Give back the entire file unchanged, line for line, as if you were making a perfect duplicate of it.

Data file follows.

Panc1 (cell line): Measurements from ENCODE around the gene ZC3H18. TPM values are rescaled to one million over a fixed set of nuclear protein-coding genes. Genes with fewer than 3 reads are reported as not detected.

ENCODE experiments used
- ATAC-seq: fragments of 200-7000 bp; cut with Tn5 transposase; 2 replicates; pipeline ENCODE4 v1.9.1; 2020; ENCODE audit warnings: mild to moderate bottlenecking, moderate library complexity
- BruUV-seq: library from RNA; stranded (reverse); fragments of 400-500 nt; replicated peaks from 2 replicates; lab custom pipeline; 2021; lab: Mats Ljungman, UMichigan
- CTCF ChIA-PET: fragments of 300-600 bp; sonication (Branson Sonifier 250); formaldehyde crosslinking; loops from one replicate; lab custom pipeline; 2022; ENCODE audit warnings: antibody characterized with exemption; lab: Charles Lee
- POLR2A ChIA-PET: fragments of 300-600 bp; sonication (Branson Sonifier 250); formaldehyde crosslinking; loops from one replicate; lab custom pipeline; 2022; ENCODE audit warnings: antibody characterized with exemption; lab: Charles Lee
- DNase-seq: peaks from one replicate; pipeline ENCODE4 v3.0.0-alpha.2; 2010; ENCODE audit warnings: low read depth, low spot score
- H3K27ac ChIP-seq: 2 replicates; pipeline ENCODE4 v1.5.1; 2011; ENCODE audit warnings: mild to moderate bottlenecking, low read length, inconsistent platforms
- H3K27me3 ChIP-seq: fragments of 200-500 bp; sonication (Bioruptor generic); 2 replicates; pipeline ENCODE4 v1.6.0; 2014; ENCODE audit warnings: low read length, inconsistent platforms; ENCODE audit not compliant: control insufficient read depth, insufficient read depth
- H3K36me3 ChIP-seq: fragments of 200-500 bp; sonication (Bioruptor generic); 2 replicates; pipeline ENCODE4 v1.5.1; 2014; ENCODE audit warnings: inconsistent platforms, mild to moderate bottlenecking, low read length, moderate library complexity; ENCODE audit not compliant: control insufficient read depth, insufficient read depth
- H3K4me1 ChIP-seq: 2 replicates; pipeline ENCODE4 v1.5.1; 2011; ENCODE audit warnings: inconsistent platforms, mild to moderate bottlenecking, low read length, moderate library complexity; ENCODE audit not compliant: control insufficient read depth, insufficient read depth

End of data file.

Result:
Panc1 (cell line): Measurements from ENCODE around the gene ZC3H18. TPM values are rescaled to one million over a fixed set of nuclear protein-coding genes. Genes with fewer than 3 reads are reported as not detected.

ENCODE experiments used
- ATAC-seq: fragments of 200-7000 bp; cut with Tn5 transposase; 2 replicates; pipeline ENCODE4 v1.9.1; 2020; ENCODE audit warnings: mild to moderate bottlenecking, moderate library complexity
- BruUV-seq: library from RNA; stranded (reverse); fragments of 400-500 nt; replicated peaks from 2 replicates; lab custom pipeline; 2021; lab: Mats Ljungman, UMichigan
- CTCF ChIA-PET: fragments of 300-600 bp; sonication (Branson Sonifier 250); formaldehyde crosslinking; loops from one replicate; lab custom pipeline; 2022; ENCODE audit warnings: antibody characterized with exemption; lab: Charles Lee
- POLR2A ChIA-PET: fragments of 300-600 bp; sonication (Branson Sonifier 250); formaldehyde crosslinking; loops from one replicate; lab custom pipeline; 2022; ENCODE audit warnings: antibody characterized with exemption; lab: Charles Lee
- DNase-seq: peaks from one replicate; pipeline ENCODE4 v3.0.0-alpha.2; 2010; ENCODE audit warnings: low read depth, low spot score
- H3K27ac ChIP-seq: 2 replicates; pipeline ENCODE4 v1.5.1; 2011; ENCODE audit warnings: mild to moderate bottlenecking, low read length, inconsistent platforms
- H3K27me3 ChIP-seq: fragments of 200-500 bp; sonication (Bioruptor generic); 2 replicates; pipeline ENCODE4 v1.6.0; 2014; ENCODE audit warnings: low read length, inconsistent platforms; ENCODE audit not compliant: control insufficient read depth, insufficient read depth
- H3K36me3 ChIP-seq: fragments of 200-500 bp; sonication (Bioruptor generic); 2 replicates; pipeline ENCODE4 v1.5.1; 2014; ENCODE audit warnings: inconsistent platforms, mild to moderate bottlenecking, low read length, moderate library complexity; ENCODE audit not compliant: control insufficient read depth, insufficient read depth
- H3K4me1 ChIP-seq: 2 replicates; pipeline ENCODE4 v1.5.1; 2011; ENCODE audit warnings: inconsistent platforms, mild to moderate bottlenecking, low read length, moderate library complexity; ENCODE audit not compliant: control insufficient read depth, insufficient read depth